What’s Next in Healthcare IT?

Aug 01, 2019

Guest Blog by John Halamka, MD, Executive Director, Beth Israel Lahey Health Technology Exploration Center

I've spent the past 25 years building electronic health records, personal health records/portals, and health information exchanges. Although I cannot predict what the next 25 years will bring, I can predict the next few years with reasonable certainty

1.  Hospitals and provider offices will embrace the cloud, making EHRs a subscription service rather than licensed software running on local servers and storage. The cloud provides a higher level of redundancy, better security controls, lower total cost of ownership, ease of integration across vendors, and more robust operations than most healthcare organizations can provide. All the major cloud vendors will now sign HIPAA business associate agreements, keeping data private. There will be two challenges – moving from capital expenditures (owning stuff) to operating expenditures (buying services) and figuring out indemnification protection for cybersecurity risks. CFOs are accustomed to giving IT departments a fixed amount of capital to buy an asset – hardware and software. The cloud model is a subscription for services that comes from the operating budget, not the capital budget. Although moving to a subscription approach is the right thing to do, it will cause a few rocky budget cycles during the transition. Cloud service providers typically will not indemnify customers in the case of a security breach. That means that healthcare cloud customers will most likely want to purchase cyber-liability policies to de-risk the consequences of cloud-based security incidents.

2.  Patients will embrace more mobile and wearable healthcare.  Patients don't ask for healthcare technology specifically, they want convenience, wellness, and lower costs.  Apps will help patients/families get an appointment, manage their medical records, be compliant with care plans, minimize errors in medical decision making, and communicate with their care team. Wearables will gather telemetry on everything from vital signs, sleep, ECGs, weight, and even selected diagnostic tests. The challenge will be figuring out what to do with this data – who reviews it, who stores it, who is accountable for alerts/reminders/decision support generated from it? My prediction is that accountable care organizations will develop a new class of clinical staff – the care traffic controller/care navigator who, using innovative customer relationship management software, will ensure that a patient gets the right care, in the right setting at the right cost. Wearable data will be sent to the care navigator and not a specific clinician. Another challenge will be understanding the accuracy/precision of wearable data – what to act on and what to ignore. That's still a work in process for the industry.

3.  Machine learning will change everyone's experience of healthcare. I do not believe that artificial intelligence will replace clinicians, but it will supplement many aspects of practice and enable them to better practice at the top of their license. Radiologists and pathologists will have new tools that help them focus on specific images with abnormalities. Primary care clinicians will be presented with a dashboard of potential diagnoses for each patient based on time of year, location, patients’ genomes, historical patient experience, and local community disease prevalence.  Patients will be sent to the right provider based on signs/symptoms.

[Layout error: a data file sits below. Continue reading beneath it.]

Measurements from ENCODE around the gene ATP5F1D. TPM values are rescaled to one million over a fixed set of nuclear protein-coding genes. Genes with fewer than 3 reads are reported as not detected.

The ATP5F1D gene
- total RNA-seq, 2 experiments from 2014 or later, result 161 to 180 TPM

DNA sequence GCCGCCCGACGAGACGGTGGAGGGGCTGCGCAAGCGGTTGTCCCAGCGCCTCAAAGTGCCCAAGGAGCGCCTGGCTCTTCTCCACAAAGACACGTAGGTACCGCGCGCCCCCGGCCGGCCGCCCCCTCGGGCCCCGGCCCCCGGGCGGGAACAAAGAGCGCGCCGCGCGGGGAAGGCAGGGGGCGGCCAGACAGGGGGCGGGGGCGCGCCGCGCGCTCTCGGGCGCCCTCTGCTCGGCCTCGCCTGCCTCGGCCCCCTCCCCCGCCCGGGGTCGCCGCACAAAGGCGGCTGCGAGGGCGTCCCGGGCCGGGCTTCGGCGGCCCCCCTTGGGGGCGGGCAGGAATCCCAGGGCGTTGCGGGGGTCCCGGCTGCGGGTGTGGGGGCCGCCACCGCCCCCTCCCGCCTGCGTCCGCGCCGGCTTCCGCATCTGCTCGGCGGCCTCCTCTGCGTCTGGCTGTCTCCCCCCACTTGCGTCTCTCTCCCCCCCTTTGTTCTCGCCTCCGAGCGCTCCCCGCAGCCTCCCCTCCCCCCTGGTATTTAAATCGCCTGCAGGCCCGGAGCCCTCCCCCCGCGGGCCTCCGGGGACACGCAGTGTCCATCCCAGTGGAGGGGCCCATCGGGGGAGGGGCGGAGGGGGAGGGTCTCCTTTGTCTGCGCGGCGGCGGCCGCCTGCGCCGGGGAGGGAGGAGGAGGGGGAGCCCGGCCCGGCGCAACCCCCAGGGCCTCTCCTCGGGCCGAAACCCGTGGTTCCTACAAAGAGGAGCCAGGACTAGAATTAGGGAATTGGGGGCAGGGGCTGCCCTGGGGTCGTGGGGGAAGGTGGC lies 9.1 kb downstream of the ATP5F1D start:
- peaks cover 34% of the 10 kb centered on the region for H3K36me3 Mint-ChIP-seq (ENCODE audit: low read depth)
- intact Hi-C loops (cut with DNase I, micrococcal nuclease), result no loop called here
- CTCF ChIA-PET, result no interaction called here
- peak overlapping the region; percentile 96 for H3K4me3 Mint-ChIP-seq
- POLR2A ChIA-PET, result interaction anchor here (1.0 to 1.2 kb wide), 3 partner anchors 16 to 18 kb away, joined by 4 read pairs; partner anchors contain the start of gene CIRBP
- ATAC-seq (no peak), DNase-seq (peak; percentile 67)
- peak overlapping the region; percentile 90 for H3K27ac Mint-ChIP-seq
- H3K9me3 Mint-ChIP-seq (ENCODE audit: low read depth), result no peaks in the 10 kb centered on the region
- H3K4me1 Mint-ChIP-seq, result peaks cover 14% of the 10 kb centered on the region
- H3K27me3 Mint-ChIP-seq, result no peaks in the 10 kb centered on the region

4.  Although EHRs will still be important, the agile innovation will come from apps and cloud services connected to EHRs using the Fast Healthcare Interoperability Resources (FHIR) standard for healthcare application programming interfaces (APIs). Hundreds of new companies will become part of a new app ecosystem that improves healthcare workflow for all stakeholders – payers, providers, patients/families, pharma, and researchers. Data will flow much more easily with better security using the Argonaut implementation guides for FHIR/OAuth/OpenID. Clinician burden of data entry and patient burden of care navigation will be reduced through this new app ecosystem and APIs.

5.  Telemedicine will increasingly become the norm – only rarely will you need to drive to a clinician office, pay for parking, and sit in a waiting room. Imagine this new workflow:

You are concerned about a skin discoloration – is it cancer? You take a photograph of it with your phone and send it to a cloud hosted service which notes it is unlikely to be cancer but there are 3 specialists in your area who can see you to confirm. You review their experience and quality metrics. You pick one and book an appointment on your phone. In a few hours you have a remote visit and remote examination. A care plan is developed, and you are reassured.  Costs are low, quality is high, and everyone wins.  

As reimbursement moves from fee for service to value-based purchasing, incentives will be aligned to keep patients healthy. Such new workflows will be an essential part of reducing costs and ensuring wellness.  

There you have it – if someone tells you that the future of digital health is cloud-hosted, mobile, wearable, machine learning enhanced, and API integrated, you can believe them!

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